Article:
If you guessed Los Angeles, San Antonio, Chicago, Phoenix, Miami, New York City or Santa Fe, you’re wrong!
The first Spanish-language newspaper was in — New Orleans, Louisiana. Hard to imagine that a place so identified with the French would be home to the first Spanish-language publication entitled El Misisipi.
El Misisipi was the first Spanish-language paper published in the United States.
In 1808, El MisisipÃ, the first Latino newspaper in the U.S., was founded in New Orleans. The newspaper served people from Spain and the Americas seeking refuge from Napoleon’s takeover of Spain. Similar newspapers soon appeared in Louisiana, Texas, Florida, New York and Pennsylvania. In 1824 Philadelphia’s El Habanero was one of the first exile newspapers calling for Cuban independence. Through the 19th century political exiles such as FÃ©lix Varela and JosÃ© MartÃ used U.S. press freedoms to advocate independence for their countries and other Spanish colonies in the Americas.
This year, 2008, marks the 200-year anniversary of the Latino press. It’s a remarkable milestone that the national project, Voices for Justice, wants to make sure people don’t overlook.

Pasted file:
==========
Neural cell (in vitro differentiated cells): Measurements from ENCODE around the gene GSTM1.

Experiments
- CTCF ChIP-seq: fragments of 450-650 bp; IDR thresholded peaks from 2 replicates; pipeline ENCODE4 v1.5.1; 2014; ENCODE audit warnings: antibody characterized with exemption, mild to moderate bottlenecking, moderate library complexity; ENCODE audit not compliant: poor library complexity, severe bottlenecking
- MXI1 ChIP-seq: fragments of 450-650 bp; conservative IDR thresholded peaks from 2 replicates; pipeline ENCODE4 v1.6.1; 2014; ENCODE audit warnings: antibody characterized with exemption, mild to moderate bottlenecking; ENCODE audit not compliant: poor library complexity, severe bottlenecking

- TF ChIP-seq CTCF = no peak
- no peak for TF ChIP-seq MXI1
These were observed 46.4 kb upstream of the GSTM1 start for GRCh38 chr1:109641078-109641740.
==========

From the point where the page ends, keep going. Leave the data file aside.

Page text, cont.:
Voices for Justice organizers plan a year-long national bicentennial campaign to honor all the pioneering Latino journalists and publishers who fought for the Latino voice to be included in the national dialogue via the press.
Plans are underway to create a documentary film with a companion book and an interactive website to promote awareness of the contributions of Latino print media pioneers. There is even a call for Latino communities across the country to commemorate the anniversary with their own celebrations.
From El Misisipi to Latina Lista, Latino/a publishers have come a long way and our voices are still evolving but the message is still the same — everyone deserves to be heard equally!